2020 has thrown up challenges the likes of which we’ve never seen before. But while our own personal struggles are usually contained within a small and intimate sphere, those required and/or pressured to be on social media have their difficulties laid bare.
News emerged today of Liverpool actively encouraging their rising stars to forego the bright lights of social media.
The lure of racking up like after like and follower after follower can be difficult for young people to resist, never mind those thrust into the public eye through their occupation.
Football is no different to all elements of life. There are dizzying heights and soul-crushing lows. But when you’re a teenager simply striving to forge your own path, those on the other side of the ether aren’t always so quick to understand.
Reds right-back Neco Williams made an unfortunate mistake in the club’s 7-2 EFL Cup victory over Lincoln City in September.
What followed was a torrent of abuse from people whose opinions shouldn’t be given the light of day. The sad truth is that it is simply unavoidable on social media.
Neco Williams is an outstanding young #LFC player and a model professional. Jürgen Klopp and Ryan Giggs both have huge hopes for him. He’s 19, still learning and is bound to make the occasional mistake. Some so called fans plummeting a new low abusing him online after a 7-2 win.
— James Pearce (@JamesPearceLFC) September 25, 2020
The issue of stricter regulation and moderation of social media content is a debate for another day, but one measure that can be taken to shield young stars’ mental welfare is to avoid the platforms altogether.
Williams took a hiatus from social media following his ordeal, though has since returned.
He may not be the only one we see boycotting the platforms if the comments of Liverpool’s performance psychologist – Lee Richardson – are anything to go by.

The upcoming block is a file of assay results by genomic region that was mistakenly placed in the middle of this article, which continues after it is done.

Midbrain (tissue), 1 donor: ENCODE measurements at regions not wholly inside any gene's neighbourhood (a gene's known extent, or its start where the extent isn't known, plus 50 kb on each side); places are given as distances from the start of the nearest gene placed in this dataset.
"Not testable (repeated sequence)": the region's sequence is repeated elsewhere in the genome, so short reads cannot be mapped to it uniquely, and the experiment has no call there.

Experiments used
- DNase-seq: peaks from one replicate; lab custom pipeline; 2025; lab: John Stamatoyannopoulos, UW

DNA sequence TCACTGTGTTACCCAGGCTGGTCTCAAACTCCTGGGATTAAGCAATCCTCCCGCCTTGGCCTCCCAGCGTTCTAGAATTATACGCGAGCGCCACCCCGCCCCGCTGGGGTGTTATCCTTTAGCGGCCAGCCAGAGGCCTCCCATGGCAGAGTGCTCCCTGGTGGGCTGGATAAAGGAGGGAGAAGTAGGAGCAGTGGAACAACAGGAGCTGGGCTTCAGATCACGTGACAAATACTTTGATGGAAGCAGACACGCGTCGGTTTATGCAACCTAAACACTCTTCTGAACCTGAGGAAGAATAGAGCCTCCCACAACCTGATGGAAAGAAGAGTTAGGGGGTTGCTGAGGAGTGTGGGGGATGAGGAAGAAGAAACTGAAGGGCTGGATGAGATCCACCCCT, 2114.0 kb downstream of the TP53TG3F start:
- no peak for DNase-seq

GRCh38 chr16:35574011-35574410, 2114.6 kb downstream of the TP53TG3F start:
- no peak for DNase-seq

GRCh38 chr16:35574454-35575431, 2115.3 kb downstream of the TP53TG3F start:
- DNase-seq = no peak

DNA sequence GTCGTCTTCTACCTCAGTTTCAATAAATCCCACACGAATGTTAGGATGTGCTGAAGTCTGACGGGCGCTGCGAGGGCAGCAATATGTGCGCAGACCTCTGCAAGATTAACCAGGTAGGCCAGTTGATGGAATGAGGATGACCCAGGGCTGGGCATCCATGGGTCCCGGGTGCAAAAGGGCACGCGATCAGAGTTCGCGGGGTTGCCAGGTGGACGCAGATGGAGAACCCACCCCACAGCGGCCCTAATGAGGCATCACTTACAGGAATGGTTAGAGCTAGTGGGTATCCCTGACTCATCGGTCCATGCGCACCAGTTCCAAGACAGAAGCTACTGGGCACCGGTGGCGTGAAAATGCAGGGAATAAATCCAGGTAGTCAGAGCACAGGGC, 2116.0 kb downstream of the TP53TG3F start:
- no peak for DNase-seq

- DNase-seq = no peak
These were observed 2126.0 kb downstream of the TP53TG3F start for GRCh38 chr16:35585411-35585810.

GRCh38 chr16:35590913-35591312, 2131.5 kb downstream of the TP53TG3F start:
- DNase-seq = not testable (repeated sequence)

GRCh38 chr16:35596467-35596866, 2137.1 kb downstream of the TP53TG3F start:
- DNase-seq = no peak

Richardson told the Athletic: “It can have a negative effect on many people and people in the public eye are even more in the firing line for negative comments.
“I often encourage young players, in particular, to avoid using platforms, especially when they are trying to establish themselves.
“There are benefits of social media obviously, but the evidence is clear that people can have very negative experiences and therefore caution has to be a guiding principle for everyone when using it.”
Regarding the abuse Williams received earlier in the season, Liverpool assistant boss Pep Lijnders revealed senior players, along with Jurgen Klopp, were drafted in to put a proverbial arm around the full-back’s shoulder.
“We had senior players speaking with him, we had our manager speaking with him,” he said via the Daily Star.
“It’s a phase he must go through, but getting caught up in praise or criticism, you cannot do. Neither will help you as a young player.”
Social media is so interwoven into the fabric of society it has become a daily part of almost everyone’s life.
It’s here to stay and is by no means an unmitigated evil. Breaking news, healthy debate, fund raising, discrimination awareness, the highlighting of struggle and holding power to account are just a handful of positives that can emerge from use of the platforms.
Indeed, you’ll probably have come across this article through social media, and without it, this piece may have slipped you by.
But the pitfalls of the systems are unavoidable and as with life, lows come with the highs in equal measure.
For young footballers, if the stresses and strains of social media are proving too much, they should not feel obligated to look the other way or take it on the chin.
Sometimes less is more, and Liverpool should be applauded for actively encouraging their youngsters to forego extra publicity for the benefit of their mental health.